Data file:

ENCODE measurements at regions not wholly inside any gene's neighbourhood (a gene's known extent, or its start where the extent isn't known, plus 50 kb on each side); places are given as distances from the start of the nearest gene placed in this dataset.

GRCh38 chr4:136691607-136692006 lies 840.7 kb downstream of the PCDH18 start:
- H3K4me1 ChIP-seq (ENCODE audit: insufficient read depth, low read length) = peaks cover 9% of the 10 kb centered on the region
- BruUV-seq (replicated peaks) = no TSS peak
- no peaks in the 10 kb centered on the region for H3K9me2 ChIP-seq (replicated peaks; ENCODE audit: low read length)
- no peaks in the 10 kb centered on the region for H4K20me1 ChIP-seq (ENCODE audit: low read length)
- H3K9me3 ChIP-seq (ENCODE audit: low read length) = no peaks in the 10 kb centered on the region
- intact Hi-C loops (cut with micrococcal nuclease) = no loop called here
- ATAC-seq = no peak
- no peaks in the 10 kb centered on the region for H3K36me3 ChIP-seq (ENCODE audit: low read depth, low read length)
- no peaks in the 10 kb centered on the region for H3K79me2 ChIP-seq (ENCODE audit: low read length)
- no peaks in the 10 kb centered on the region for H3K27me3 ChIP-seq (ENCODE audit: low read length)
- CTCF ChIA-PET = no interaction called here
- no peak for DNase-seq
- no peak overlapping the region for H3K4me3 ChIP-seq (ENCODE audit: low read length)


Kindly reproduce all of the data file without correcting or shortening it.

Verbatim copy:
ENCODE measurements at regions not wholly inside any gene's neighbourhood (a gene's known extent, or its start where the extent isn't known, plus 50 kb on each side); places are given as distances from the start of the nearest gene placed in this dataset.

GRCh38 chr4:136691607-136692006 lies 840.7 kb downstream of the PCDH18 start:
- H3K4me1 ChIP-seq (ENCODE audit: insufficient read depth, low read length) = peaks cover 9% of the 10 kb centered on the region
- BruUV-seq (replicated peaks) = no TSS peak
- no peaks in the 10 kb centered on the region for H3K9me2 ChIP-seq (replicated peaks; ENCODE audit: low read length)
- no peaks in the 10 kb centered on the region for H4K20me1 ChIP-seq (ENCODE audit: low read length)
- H3K9me3 ChIP-seq (ENCODE audit: low read length) = no peaks in the 10 kb centered on the region
- intact Hi-C loops (cut with micrococcal nuclease) = no loop called here
- ATAC-seq = no peak
- no peaks in the 10 kb centered on the region for H3K36me3 ChIP-seq (ENCODE audit: low read depth, low read length)
- no peaks in the 10 kb centered on the region for H3K79me2 ChIP-seq (ENCODE audit: low read length)
- no peaks in the 10 kb centered on the region for H3K27me3 ChIP-seq (ENCODE audit: low read length)
- CTCF ChIA-PET = no interaction called here
- no peak for DNase-seq
- no peak overlapping the region for H3K4me3 ChIP-seq (ENCODE audit: low read length)